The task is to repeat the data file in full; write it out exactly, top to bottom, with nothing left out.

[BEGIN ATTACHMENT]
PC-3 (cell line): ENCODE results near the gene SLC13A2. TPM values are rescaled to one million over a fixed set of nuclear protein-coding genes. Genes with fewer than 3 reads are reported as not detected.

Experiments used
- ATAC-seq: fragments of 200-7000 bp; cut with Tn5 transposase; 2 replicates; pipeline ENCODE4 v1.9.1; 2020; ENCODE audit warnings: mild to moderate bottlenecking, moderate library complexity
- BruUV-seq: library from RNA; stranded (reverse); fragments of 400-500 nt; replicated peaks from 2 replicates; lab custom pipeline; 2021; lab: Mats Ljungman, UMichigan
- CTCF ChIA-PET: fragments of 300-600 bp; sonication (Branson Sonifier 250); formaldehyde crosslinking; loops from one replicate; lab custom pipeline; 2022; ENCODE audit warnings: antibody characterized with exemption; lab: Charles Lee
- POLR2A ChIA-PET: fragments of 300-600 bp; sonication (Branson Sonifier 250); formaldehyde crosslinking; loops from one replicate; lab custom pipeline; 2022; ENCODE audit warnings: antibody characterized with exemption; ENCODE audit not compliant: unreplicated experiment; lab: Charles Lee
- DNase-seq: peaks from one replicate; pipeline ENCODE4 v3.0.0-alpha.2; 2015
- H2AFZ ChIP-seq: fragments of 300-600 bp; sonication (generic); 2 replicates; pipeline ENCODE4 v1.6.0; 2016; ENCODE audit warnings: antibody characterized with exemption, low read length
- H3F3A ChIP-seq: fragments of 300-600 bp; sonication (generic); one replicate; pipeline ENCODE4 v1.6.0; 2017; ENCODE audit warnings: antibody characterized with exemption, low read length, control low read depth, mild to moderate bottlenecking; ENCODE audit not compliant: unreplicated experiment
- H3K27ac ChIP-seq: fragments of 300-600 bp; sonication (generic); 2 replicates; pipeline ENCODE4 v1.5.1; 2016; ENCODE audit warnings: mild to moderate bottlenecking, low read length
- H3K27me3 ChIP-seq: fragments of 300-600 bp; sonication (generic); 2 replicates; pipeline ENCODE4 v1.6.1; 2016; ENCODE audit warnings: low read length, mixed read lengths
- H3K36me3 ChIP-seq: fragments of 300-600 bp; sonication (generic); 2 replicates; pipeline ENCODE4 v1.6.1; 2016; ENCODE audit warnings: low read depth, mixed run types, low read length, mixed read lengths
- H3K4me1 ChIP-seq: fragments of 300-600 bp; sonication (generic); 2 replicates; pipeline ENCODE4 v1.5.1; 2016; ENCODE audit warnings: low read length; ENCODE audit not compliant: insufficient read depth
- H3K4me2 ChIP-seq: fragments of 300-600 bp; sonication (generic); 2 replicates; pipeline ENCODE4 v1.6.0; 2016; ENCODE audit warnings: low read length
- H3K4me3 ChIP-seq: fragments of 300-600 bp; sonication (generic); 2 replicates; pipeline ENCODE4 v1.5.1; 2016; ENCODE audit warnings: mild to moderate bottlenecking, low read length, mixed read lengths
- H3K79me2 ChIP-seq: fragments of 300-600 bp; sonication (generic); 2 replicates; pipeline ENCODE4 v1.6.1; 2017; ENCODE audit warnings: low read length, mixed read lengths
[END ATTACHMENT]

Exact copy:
PC-3 (cell line): ENCODE results near the gene SLC13A2. TPM values are rescaled to one million over a fixed set of nuclear protein-coding genes. Genes with fewer than 3 reads are reported as not detected.

Experiments used
- ATAC-seq: fragments of 200-7000 bp; cut with Tn5 transposase; 2 replicates; pipeline ENCODE4 v1.9.1; 2020; ENCODE audit warnings: mild to moderate bottlenecking, moderate library complexity
- BruUV-seq: library from RNA; stranded (reverse); fragments of 400-500 nt; replicated peaks from 2 replicates; lab custom pipeline; 2021; lab: Mats Ljungman, UMichigan
- CTCF ChIA-PET: fragments of 300-600 bp; sonication (Branson Sonifier 250); formaldehyde crosslinking; loops from one replicate; lab custom pipeline; 2022; ENCODE audit warnings: antibody characterized with exemption; lab: Charles Lee
- POLR2A ChIA-PET: fragments of 300-600 bp; sonication (Branson Sonifier 250); formaldehyde crosslinking; loops from one replicate; lab custom pipeline; 2022; ENCODE audit warnings: antibody characterized with exemption; ENCODE audit not compliant: unreplicated experiment; lab: Charles Lee
- DNase-seq: peaks from one replicate; pipeline ENCODE4 v3.0.0-alpha.2; 2015
- H2AFZ ChIP-seq: fragments of 300-600 bp; sonication (generic); 2 replicates; pipeline ENCODE4 v1.6.0; 2016; ENCODE audit warnings: antibody characterized with exemption, low read length
- H3F3A ChIP-seq: fragments of 300-600 bp; sonication (generic); one replicate; pipeline ENCODE4 v1.6.0; 2017; ENCODE audit warnings: antibody characterized with exemption, low read length, control low read depth, mild to moderate bottlenecking; ENCODE audit not compliant: unreplicated experiment
- H3K27ac ChIP-seq: fragments of 300-600 bp; sonication (generic); 2 replicates; pipeline ENCODE4 v1.5.1; 2016; ENCODE audit warnings: mild to moderate bottlenecking, low read length
- H3K27me3 ChIP-seq: fragments of 300-600 bp; sonication (generic); 2 replicates; pipeline ENCODE4 v1.6.1; 2016; ENCODE audit warnings: low read length, mixed read lengths
- H3K36me3 ChIP-seq: fragments of 300-600 bp; sonication (generic); 2 replicates; pipeline ENCODE4 v1.6.1; 2016; ENCODE audit warnings: low read depth, mixed run types, low read length, mixed read lengths
- H3K4me1 ChIP-seq: fragments of 300-600 bp; sonication (generic); 2 replicates; pipeline ENCODE4 v1.5.1; 2016; ENCODE audit warnings: low read length; ENCODE audit not compliant: insufficient read depth
- H3K4me2 ChIP-seq: fragments of 300-600 bp; sonication (generic); 2 replicates; pipeline ENCODE4 v1.6.0; 2016; ENCODE audit warnings: low read length
- H3K4me3 ChIP-seq: fragments of 300-600 bp; sonication (generic); 2 replicates; pipeline ENCODE4 v1.5.1; 2016; ENCODE audit warnings: mild to moderate bottlenecking, low read length, mixed read lengths
- H3K79me2 ChIP-seq: fragments of 300-600 bp; sonication (generic); 2 replicates; pipeline ENCODE4 v1.6.1; 2017; ENCODE audit warnings: low read length, mixed read lengths